Martha Stoumen, 7.12.19
How many years have you been in the business? Tell me briefly about your background and your current position today.
I’ve been in the business since 2006, so 14 years. I started when I was 22, working at an organic farm and learning center in Tuscany where I interned in the vineyard, olive orchard, and small winery alongside an Italian farmer for three months. I loved it and from there worked around the world, apprenticing in winemaking and grape growing for 8 years. In the middle of this hands-on learning stint I went back to school to get my Master’s in Viticulture and Enology. I always worked on the production side of the business, so when I started my own business in 2014, Martha Stoumen Wines, I knew there were going to be a lot of new exciting skills to learn. We are currently a small but mighty team of three at Martha Stoumen Wines. I’m the winemaker and manage operations, Tim Lyons is the Assistant Winemaker, and Lorren Butterwick is the Sales and Marketing Manager. We are based in Sebastopol, CA.
Did you have a particular “aha!” moment that propelled you into wine?
Being in Tuscany, riding my bike through the morning mist to the vineyard or the olive orchard, joking with Angelo (the farmworker I was paired with) in Italian, sitting under the old fig trees and gorging ourselves during a break, and experiencing what an incredible assault on the senses transforming grapes into wine truly is...all of these made me feel like a kid. So when I was 22 I thought, why would I not try to find a way to do this for the rest of my life?
What is the most rewarding part of your job?
I absolutely love the challenge of running my own business, but to this day, the thing that I brings me the most unbridled joy is making wine. Harvest starts in mid August and I’m already feeling a little giddy. Winemaking is incredibly creative. Winemaking is always the result of a lot of physical effort exerted by a team of people, and this effort creates a pretty incredible bond. Winemaking asks you to trust your intuition and senses, and challenges your human desire for control (especially natural winemaking, which I started practicing in 2010 under the producers I apprenticed with, and continue practicing today). Winemaking ties you to a place and time, and the seasons dictate your schedule, thus setting a rhythm for your life. No matter how my business grows I will always prioritize my role as winemaker. It would just cut too much joy out of my life to hand this position over to someone else.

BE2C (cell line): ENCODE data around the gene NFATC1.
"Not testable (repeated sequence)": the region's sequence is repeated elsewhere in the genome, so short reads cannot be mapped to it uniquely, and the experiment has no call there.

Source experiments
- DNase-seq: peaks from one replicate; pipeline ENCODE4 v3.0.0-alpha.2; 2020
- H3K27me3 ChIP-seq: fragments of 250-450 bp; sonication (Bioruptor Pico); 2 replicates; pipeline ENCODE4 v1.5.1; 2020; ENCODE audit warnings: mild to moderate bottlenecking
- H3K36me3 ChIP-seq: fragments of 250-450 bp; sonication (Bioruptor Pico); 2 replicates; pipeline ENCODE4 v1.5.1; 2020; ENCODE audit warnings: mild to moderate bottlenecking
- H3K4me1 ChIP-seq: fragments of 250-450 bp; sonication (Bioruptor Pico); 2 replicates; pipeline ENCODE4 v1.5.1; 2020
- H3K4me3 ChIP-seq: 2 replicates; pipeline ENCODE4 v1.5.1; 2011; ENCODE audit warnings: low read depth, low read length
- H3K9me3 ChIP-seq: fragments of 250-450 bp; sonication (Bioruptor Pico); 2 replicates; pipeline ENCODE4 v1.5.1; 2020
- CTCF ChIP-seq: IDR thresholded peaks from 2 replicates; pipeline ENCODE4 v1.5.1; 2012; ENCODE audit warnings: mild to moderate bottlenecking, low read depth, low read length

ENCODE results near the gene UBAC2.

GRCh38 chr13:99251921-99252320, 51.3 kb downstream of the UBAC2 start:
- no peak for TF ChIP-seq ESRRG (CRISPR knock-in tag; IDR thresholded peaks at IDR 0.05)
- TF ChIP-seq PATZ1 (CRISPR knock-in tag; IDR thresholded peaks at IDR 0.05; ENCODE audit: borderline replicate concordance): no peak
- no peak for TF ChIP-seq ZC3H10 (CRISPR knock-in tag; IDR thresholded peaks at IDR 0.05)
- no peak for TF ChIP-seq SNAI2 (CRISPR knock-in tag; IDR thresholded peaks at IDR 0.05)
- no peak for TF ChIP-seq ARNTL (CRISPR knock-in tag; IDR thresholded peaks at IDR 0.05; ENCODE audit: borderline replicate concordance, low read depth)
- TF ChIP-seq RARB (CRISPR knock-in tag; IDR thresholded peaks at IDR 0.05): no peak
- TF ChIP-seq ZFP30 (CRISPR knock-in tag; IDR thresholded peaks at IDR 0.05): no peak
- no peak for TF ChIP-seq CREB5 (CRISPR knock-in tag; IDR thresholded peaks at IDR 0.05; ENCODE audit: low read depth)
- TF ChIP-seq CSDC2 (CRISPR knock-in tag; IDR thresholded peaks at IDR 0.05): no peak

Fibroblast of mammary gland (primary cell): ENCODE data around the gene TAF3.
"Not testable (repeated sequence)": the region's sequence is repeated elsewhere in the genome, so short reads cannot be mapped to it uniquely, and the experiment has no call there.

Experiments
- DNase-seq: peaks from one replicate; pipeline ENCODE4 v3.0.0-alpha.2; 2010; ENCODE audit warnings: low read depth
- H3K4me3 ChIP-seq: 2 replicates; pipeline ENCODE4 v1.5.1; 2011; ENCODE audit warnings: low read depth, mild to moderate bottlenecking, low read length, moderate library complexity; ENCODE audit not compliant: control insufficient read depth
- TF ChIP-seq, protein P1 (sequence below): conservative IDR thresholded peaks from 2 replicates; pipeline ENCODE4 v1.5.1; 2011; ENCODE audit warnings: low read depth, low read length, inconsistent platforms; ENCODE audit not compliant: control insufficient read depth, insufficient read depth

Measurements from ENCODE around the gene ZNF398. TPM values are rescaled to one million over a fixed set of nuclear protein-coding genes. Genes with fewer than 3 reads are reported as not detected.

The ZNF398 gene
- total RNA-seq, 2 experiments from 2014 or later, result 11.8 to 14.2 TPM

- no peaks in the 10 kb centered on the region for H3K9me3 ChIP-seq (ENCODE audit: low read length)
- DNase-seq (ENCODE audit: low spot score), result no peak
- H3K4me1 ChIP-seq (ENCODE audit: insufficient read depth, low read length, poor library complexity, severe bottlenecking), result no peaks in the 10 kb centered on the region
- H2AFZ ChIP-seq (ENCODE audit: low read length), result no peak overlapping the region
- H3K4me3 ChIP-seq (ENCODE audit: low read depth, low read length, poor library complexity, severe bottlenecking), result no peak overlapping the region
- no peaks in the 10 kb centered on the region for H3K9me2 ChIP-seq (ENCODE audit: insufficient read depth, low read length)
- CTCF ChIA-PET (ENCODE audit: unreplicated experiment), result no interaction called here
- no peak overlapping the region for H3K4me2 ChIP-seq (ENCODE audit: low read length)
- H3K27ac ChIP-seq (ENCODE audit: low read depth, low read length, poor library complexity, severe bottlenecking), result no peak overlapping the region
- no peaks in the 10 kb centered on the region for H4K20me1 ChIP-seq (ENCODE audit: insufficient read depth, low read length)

Can you describe any prejudices you’ve experienced in this industry as a woman?
I’ve experienced my fair share of men shocked that I can drive a forklift, or lewd comments about my body. I experienced sexual assault in this business when I was very young and just starting. This can be damning and almost uprooted me from the industry before I really even got started.
Lately I feel that our biggest challenge as women in the industry have been prejudices by omission: women in wine being left out of social events, left out of networks, and therefore left out of access to funding, business opportunities, sales connections, and the like.
How can we as women become aware of our prejudice and change our behavior?